You may not understand a speaker’s accent or the vocabulary they use, you may not be able to keep up with the recording or lose concentration, or you may make a spelling mistake or write too many words for a particular answer.

There’s also another common reason IELTS test takers get answers wrong in the Listening test: Distractors!

Distractors in the IELTS Listening test

A distractor is when an alternative but incorrect answer is included in the recording.

For example, in the IELTS Listening Part 1 dialogue below from The Official Cambridge Guide to IELTS, there are several dates given but only one is the correct answer to the question ‘What date will they leave?’.

  • A: Right, so, you need to book some flights, is that right?
  • B: Yes, for me and my family. We’re going to Scotland for my sister’s wedding.
  • A: Oh, lovely! When’s the wedding?
  • B: It’s on 21st July.
  • A: That should be wonderful, but I assume you’ll want to fly in earlier? What about the 20th or even the 19th?
  • B: It will have to be the 18th. I’ve actually got to attend a special dinner on the 19th.

The answer is, of course, the 18th of July but, if you listened to this under test conditions, you may well write down the first date you hear (21st July) and then start listening for the answer to the next question.

All of the alternative dates are distractors and are designed to test that you really understand the details of what you hear rather than only a word, two or three words and/or a number.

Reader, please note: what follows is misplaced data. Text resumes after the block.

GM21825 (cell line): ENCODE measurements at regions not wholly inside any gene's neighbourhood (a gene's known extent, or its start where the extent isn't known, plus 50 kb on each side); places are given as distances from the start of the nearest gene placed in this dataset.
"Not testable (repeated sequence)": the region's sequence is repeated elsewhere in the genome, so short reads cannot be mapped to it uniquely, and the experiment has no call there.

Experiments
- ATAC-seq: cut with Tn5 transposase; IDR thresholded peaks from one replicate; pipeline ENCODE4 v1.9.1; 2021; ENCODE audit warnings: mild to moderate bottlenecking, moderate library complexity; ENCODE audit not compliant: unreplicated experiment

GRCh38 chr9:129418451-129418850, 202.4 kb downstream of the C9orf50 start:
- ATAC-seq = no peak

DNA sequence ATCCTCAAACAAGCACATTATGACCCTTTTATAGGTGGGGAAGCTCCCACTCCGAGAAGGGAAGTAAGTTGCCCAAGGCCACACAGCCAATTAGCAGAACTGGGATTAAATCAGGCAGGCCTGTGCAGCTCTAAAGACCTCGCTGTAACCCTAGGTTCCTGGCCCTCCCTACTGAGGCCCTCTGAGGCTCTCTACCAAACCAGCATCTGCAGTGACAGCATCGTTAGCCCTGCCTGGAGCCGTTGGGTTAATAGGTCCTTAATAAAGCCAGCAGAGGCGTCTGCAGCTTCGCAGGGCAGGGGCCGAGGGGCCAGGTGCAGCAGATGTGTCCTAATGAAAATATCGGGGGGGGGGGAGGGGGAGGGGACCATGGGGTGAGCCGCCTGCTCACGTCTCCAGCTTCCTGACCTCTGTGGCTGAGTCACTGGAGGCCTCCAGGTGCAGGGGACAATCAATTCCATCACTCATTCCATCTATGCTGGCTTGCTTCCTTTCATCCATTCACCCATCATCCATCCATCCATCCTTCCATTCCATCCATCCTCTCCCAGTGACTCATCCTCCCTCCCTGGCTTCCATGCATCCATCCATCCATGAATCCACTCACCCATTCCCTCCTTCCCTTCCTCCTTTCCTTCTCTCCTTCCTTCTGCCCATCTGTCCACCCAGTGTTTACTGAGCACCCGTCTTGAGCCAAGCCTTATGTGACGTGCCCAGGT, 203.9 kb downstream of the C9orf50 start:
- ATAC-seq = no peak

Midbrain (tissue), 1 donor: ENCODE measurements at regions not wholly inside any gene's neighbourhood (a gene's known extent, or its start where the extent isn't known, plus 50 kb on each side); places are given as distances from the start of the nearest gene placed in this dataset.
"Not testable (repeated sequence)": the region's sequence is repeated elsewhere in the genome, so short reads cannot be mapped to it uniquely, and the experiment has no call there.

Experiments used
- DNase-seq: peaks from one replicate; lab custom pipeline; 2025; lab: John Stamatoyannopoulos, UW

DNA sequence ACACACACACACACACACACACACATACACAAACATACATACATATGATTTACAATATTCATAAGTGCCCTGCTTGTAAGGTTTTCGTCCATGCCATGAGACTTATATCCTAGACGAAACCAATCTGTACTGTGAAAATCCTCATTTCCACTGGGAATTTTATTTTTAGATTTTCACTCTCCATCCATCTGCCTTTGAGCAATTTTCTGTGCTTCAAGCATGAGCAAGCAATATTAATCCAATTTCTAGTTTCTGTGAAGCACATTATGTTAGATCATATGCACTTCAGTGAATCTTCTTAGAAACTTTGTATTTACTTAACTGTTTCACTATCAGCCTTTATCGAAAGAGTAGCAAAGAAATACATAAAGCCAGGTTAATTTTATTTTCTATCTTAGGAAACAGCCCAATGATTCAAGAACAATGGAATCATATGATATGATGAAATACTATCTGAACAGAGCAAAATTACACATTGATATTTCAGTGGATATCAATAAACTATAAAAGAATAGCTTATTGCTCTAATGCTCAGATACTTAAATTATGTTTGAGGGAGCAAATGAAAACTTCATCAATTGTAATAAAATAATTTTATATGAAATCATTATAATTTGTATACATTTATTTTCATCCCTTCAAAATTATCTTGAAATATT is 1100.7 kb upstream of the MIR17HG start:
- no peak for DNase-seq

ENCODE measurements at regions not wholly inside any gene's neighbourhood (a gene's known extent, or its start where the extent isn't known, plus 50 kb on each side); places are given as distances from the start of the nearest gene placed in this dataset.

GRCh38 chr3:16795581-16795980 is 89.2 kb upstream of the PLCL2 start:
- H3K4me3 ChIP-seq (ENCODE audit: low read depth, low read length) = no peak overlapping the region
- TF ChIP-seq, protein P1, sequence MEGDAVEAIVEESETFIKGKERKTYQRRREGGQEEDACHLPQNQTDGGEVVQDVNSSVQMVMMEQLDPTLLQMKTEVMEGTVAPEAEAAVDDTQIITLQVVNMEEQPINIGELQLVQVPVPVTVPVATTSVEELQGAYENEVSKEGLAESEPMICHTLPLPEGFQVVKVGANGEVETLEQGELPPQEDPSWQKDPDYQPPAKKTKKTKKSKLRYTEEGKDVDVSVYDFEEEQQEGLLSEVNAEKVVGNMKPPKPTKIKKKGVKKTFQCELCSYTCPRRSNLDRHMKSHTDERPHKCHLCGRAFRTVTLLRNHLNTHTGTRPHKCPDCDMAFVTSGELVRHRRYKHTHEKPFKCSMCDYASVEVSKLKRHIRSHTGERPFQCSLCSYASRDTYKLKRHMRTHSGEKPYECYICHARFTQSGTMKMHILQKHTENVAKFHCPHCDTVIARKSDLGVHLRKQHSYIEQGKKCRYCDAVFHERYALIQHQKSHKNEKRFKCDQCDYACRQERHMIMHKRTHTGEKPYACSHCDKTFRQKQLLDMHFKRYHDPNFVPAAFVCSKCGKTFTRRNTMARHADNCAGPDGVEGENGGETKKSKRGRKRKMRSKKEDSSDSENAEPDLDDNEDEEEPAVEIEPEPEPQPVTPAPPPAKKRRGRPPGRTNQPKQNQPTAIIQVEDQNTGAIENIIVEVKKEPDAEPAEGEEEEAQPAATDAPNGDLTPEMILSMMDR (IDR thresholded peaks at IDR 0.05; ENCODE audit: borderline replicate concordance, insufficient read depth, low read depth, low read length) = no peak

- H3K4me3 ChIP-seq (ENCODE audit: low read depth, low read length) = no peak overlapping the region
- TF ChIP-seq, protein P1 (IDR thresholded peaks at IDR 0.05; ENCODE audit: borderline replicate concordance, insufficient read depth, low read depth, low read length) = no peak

So, now that you know what a distractor is, how can you avoid choosing them and getting answers wrong that you could get right.

How to avoid distractors

There are three main ways to avoid distractors: 

  1. Before you listen, predict when a question may include a distractor.
  2. While you listen, write down all possible answers to each question (if you have time) and cross out the distractors.
  3. After you listen, recognise when and why you chose a distractor so you’re less likely to make the same mistake again.

Predicting when a question may include a distractor (or more than one) involves knowing the different types of distractor used in the IELTS Listening test.

A distractor can be…

  • a suggestion by someone that isn’t taken (like in the example above)
  • a mistake by someone that they or someone else then corrects
  • the opposite to what the question asks
  • a particular word in the question (or in a multiple-choice answer) that’s used in the recording as part of an incorrect answer

Look at the four questions below (from Parts 1 to 4 of an IELTS Listening test) and predict what type of distractor could be used for each. For example, in the recording for question 2, the speaker could make a mistake with the day and then correct themselves or say that the day of the visit was Monday last week but will be Tuesday this week.

Listening Practice - Avoiding Distractors

(Click to enlarge)

Now listen to the recording, write down each possible answer, cross out the incorrect ones (the distractors) and select the correct ones. (This is something that’s very useful to do when practising parts of a Listening test but that you may not have time to do in your real test).

 

 

When you check the answers below, it’s important to recognise whether you chose a distractor and why you chose it as this may prevent you from making the same kind of mistake again.

If you chose ‘Tuesday’ for question 2, for example, was it because you heard the word ‘farm’ when the speaker said: “You’ll love the market with all the local farm produce on sale”?

Download the transcript and check against the answers below to see if you got these correct and avoided the distractors:

Listening Practice Answers from Pete

(Click to enlarge)

Practise these ways to avoid distractors the next time you do a practice Listening test and see your score improve!

Pete

Pete Jones

Pete has been helping IELTS test takers and teachers for many years and really enjoys helping people improve their English and their IELTS band score.